Saturday, July 28, 2018

At Battle of Nashville monument, a 'witness' to 1864 fighting

A Battle of Nashville "witness" tree looms near the monument. (CLICK ON IMAGES TO ENLARGE.)
The ancient oak towers over the neighborhood. What secrets does it hold?
The Battle of Nashville monument honors soldiers on both sides of the conflict.
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Almost hidden from view, the Battle of Nashville monument is easily missed in a small park just off Granny White Pike, about three miles from downtown. But once you get there, it's impossible to miss a "witness" to the Dec. 15-16, 1864 battle. A massive basket oak stands on the old Fitzallen and Sallie Noel farm, near where Confederate breastworks were built and about 25 yards from the granite monument.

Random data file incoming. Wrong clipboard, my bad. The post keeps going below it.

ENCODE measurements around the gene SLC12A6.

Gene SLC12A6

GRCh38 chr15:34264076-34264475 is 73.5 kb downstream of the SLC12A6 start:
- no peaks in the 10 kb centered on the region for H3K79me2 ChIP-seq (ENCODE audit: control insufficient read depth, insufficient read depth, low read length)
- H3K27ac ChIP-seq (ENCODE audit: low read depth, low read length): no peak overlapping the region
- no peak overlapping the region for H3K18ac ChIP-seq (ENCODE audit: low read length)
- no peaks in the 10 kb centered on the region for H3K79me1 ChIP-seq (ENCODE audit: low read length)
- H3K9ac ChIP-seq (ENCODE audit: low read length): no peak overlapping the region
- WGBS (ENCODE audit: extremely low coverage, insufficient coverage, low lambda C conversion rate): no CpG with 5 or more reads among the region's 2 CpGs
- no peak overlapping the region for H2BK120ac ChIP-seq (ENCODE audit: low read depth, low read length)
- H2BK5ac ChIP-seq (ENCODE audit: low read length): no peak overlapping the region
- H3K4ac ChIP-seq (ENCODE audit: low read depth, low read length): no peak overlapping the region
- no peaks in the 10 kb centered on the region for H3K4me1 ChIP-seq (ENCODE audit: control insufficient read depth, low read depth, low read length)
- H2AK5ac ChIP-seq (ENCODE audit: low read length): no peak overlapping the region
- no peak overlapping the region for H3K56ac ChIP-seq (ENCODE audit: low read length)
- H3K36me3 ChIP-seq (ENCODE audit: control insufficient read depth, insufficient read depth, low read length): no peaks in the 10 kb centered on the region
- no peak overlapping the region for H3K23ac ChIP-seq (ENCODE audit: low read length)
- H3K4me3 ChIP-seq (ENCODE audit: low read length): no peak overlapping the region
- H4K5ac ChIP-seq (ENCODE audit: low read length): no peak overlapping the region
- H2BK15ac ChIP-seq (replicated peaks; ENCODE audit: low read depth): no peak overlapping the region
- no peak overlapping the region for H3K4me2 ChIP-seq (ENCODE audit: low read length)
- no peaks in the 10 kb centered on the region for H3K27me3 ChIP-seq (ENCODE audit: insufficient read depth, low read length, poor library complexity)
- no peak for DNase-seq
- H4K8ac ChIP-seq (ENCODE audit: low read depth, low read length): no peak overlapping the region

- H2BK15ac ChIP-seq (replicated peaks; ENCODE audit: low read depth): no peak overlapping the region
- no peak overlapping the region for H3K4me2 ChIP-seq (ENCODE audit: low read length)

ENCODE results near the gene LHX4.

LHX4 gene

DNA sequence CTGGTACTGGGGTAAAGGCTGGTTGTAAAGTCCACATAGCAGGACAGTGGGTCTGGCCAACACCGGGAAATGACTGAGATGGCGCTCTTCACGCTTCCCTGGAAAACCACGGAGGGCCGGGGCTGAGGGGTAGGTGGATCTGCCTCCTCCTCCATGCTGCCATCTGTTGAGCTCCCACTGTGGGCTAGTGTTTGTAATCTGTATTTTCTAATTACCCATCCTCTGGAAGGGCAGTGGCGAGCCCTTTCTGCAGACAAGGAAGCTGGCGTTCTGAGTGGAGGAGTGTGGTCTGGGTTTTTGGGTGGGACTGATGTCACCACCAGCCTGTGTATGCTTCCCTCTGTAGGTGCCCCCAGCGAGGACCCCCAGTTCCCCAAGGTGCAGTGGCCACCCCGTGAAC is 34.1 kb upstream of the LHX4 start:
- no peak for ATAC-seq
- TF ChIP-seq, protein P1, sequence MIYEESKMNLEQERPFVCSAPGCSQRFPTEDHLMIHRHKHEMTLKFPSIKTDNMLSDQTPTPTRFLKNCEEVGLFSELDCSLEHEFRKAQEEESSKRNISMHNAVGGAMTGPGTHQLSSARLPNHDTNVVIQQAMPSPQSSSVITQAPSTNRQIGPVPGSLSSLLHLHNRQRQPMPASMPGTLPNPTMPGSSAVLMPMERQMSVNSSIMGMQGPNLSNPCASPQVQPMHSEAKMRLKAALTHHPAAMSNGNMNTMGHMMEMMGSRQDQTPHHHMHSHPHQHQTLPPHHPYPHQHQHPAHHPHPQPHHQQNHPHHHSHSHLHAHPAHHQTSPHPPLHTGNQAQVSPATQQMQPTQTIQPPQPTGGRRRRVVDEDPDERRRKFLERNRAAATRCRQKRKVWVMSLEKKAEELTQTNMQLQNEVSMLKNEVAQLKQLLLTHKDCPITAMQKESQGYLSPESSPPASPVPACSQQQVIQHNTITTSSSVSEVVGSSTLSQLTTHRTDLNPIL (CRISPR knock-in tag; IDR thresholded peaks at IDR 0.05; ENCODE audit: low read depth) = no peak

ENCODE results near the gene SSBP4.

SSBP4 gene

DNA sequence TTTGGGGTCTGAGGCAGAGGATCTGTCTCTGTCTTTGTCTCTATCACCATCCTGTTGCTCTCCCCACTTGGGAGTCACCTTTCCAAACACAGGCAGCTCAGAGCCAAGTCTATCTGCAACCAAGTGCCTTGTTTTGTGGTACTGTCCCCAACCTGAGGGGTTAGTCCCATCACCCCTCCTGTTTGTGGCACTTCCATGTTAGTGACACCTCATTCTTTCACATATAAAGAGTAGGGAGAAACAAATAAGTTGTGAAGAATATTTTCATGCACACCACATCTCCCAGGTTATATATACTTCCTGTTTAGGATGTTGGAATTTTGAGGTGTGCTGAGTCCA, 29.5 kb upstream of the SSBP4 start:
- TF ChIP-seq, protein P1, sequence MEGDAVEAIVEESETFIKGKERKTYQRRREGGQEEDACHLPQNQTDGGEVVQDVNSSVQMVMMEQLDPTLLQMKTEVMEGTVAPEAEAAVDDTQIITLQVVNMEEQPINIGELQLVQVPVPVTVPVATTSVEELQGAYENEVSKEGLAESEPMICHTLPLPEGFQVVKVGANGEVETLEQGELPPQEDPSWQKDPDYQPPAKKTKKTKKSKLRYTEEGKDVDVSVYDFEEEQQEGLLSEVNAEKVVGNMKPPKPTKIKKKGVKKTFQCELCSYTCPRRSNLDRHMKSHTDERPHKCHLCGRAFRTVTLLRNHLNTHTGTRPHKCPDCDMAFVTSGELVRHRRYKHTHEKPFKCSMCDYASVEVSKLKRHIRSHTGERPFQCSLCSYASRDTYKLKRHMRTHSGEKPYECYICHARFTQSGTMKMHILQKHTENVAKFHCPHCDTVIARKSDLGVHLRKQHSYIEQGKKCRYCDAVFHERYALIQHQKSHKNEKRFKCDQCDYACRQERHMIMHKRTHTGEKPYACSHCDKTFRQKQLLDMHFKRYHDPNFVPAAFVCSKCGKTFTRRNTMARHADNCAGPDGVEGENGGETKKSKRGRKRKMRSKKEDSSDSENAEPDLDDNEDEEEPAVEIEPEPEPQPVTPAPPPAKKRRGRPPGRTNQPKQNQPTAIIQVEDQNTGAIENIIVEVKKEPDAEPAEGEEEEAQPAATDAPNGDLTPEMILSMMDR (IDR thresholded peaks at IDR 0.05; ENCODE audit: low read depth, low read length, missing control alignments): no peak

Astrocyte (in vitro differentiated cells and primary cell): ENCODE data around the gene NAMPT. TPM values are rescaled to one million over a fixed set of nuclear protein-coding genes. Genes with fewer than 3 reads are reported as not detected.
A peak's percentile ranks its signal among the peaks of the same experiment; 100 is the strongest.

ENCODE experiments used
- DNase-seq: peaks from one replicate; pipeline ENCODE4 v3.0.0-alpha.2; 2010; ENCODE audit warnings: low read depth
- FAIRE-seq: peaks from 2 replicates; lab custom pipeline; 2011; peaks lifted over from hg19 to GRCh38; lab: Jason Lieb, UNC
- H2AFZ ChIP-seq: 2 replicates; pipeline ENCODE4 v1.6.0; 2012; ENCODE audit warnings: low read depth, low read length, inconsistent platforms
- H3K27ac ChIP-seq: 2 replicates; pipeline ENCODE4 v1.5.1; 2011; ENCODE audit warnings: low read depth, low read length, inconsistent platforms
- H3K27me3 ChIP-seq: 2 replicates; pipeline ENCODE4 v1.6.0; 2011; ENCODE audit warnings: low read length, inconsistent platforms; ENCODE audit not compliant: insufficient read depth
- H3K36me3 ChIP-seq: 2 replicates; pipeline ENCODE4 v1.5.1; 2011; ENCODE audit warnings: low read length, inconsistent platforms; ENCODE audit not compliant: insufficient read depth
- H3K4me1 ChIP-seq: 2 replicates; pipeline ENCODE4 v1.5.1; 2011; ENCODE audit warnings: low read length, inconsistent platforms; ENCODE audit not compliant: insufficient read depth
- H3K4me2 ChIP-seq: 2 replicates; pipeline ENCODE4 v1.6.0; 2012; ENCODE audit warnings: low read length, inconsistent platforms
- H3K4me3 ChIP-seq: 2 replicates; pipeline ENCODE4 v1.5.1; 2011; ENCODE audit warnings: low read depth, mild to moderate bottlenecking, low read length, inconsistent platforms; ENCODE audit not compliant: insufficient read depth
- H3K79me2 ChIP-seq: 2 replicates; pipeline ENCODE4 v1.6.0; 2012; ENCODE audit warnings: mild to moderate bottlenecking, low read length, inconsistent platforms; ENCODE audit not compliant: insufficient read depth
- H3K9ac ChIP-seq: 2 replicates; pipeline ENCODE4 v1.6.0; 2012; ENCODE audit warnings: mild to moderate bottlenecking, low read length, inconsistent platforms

The original monument, made of mostly marble and located on Franklin Pike, was dedicated in 1927 and eventually nearly swallowed whole by interstate construction and other urban development. In 1974, the obelisk and an angel atop it were destroyed in a tornado. Only the pedestal and another part of the monument survived. In 1999, a restored monument was placed in its present-day location and re-dedicated on a site once part of the 1,500-acre Noel farm, scene of brutal fighting in 1864.

The monument is off busy Granny White Road, a war-time route for the armies.
A close-up of the monument on a sun-splashed afternoon.
The original monument, destroyed in a tornado, was located elsewhere in Nashville.
The front of the monument honoring soldiers who fought in the Dec. 15-16, 1864, battle.

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